A day at the track

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Just think how many happy people must have gone to Brooklands, on foot, bicycle, motorcycle, car or aeroplane, between 1907 and 1939, to watch the racing or flying, and you must agree that the Brooklands Society was right to hope to preserve some of the ambience after the place was so disgracefully closed down. There were meetings at Brooklands nearly every weekend from March or earlier, to October, and much happening on the weekdays in between.

I made the journey innumerable times, going in by the long entrance road and down through the underbanking tunnel (maybe with the exhaust notes of racing cars passing overhead as an intriguing welcome) to the Paddock; as you emerged it all opened out before you as one wonderful, entrancing world of fast cars and wonderful people.

One particular day, a Frenchman, Monsieur E Early, was in England with his Type 43 Bugatti and wanted to see the Track. As a struggling motoring-writer I did not work on weekdays, so I was asked to take the visitors there. The run down was exhilarating but uneventful, except that, at a T-junction in Wimbledon, M Early was driven into by a small van. No great harm, only arm-waving and shouting ensued, and we soon resumed our pilgrimage. Along the Kingston By-pass, through Hersham and Walton to the left turn by Weybridge Station to what is now Brooklands Road, then right onto the exciting way into the Track…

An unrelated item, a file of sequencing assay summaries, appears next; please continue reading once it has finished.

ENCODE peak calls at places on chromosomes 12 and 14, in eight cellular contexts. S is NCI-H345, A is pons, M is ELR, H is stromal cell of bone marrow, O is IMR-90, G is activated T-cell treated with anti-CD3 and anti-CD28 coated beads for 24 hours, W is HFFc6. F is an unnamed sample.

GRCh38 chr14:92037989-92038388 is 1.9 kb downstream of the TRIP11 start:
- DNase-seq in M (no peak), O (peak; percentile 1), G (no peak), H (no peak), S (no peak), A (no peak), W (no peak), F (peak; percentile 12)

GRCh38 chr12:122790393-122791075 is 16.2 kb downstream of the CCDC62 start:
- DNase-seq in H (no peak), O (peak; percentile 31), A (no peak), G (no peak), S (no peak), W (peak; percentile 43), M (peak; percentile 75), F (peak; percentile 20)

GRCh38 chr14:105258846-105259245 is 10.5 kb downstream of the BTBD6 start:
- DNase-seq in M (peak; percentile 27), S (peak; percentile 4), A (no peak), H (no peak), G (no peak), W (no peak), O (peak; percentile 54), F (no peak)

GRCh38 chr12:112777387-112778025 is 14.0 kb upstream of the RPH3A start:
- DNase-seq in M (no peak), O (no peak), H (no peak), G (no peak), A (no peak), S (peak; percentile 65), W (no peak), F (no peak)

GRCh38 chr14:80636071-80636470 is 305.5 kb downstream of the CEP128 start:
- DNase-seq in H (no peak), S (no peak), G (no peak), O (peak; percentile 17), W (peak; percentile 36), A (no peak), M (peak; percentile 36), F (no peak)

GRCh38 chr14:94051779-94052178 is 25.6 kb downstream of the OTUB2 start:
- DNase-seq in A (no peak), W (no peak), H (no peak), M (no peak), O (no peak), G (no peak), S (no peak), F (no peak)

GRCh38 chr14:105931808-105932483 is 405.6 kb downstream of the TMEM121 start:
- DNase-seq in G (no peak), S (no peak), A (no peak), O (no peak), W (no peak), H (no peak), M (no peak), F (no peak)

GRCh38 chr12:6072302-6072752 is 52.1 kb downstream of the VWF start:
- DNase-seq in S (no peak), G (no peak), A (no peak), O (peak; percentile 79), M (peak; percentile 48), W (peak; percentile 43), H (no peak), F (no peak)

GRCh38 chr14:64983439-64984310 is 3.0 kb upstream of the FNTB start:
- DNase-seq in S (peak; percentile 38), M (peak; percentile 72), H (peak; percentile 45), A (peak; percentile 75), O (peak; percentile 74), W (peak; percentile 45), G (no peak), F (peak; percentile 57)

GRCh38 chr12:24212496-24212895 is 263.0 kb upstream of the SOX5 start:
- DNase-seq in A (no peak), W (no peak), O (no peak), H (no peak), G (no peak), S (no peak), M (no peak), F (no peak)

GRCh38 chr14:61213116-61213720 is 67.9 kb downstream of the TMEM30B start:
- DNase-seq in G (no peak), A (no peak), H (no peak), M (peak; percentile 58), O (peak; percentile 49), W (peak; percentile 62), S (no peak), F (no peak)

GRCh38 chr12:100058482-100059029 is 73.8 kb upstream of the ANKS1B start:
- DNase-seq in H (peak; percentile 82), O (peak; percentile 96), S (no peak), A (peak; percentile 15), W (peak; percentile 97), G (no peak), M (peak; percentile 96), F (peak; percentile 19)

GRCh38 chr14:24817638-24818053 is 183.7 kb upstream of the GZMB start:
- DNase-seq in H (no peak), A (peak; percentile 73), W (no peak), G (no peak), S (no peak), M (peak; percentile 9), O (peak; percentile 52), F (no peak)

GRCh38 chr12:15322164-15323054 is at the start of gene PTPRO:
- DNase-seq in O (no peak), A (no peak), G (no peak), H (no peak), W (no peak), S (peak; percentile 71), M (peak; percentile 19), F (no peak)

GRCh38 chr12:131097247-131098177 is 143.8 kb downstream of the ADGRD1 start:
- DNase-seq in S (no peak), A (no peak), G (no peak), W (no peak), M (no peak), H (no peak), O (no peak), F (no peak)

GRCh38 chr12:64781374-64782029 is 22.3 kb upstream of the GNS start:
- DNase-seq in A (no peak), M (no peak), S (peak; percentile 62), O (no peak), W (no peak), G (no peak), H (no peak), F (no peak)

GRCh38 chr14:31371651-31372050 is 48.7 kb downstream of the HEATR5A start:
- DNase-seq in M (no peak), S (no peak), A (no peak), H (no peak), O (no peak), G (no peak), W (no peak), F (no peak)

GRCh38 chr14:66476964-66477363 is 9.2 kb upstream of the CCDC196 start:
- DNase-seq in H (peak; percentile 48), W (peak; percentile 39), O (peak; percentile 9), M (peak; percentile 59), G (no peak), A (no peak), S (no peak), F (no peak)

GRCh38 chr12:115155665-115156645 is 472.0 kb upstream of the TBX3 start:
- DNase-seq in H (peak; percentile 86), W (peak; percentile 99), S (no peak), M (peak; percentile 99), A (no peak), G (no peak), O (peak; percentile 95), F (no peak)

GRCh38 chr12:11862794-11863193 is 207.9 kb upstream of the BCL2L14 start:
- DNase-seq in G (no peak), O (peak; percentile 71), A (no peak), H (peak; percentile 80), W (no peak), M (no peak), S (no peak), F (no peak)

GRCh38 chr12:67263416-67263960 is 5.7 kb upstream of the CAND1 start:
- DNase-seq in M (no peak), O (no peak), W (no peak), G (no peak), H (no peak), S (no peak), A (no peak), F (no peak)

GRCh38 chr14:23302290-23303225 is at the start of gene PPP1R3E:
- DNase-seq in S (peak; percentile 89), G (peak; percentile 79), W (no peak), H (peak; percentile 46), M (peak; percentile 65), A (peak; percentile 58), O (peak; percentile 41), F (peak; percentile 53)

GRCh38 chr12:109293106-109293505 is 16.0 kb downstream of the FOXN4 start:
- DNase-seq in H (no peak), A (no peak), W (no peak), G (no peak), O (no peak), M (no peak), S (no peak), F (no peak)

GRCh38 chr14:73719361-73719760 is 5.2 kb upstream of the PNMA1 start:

I had dispensation to go onto the Track without asking the Clerk-of-the-Course’s permission, but it seemed only etiquette to tell Percy Bradley what was afoot. So I went up to his office. Bradley emerged from his French window onto the Clubhouse balcony. I indicated that the Bugatti’s engine should be started. The Bendix pinion engaged the flywheel teeth with a very loud clang! “More like a fire-engine than a motor-car,” Bradley yelled. But he passed us and off we went.

I timed a lap from the car of over 101mph and was enjoying the view from the Byfleet banking on which, even in a fast car, if you were high enough, you could scan the aerodrome road to see if anyone you knew was using it. As I was doing this something flew off the Bugatti and vanished towards the sewage-farm. It proved to have been the dynamo, which was serious, because this particular Type 43 had been converted to coil ignition. However, I suggested to M Early that we go to the Bugatti depot at Kennington, as I was sure Col Morel, who was in charge of the Bugatti business here, would lend our French visitor a dynamo. How naive I was! “What do you think we are here for?” roared the Colonel, “we sell parts, not lend them.” When I told M Early this he decided not to, saying he had half-a-dozen dynamos back home in Paris. I got a bus home, just hoping that a declining battery would get him back to his hotel. Somehow, Brooklands could often become associated with unusual motoring happening!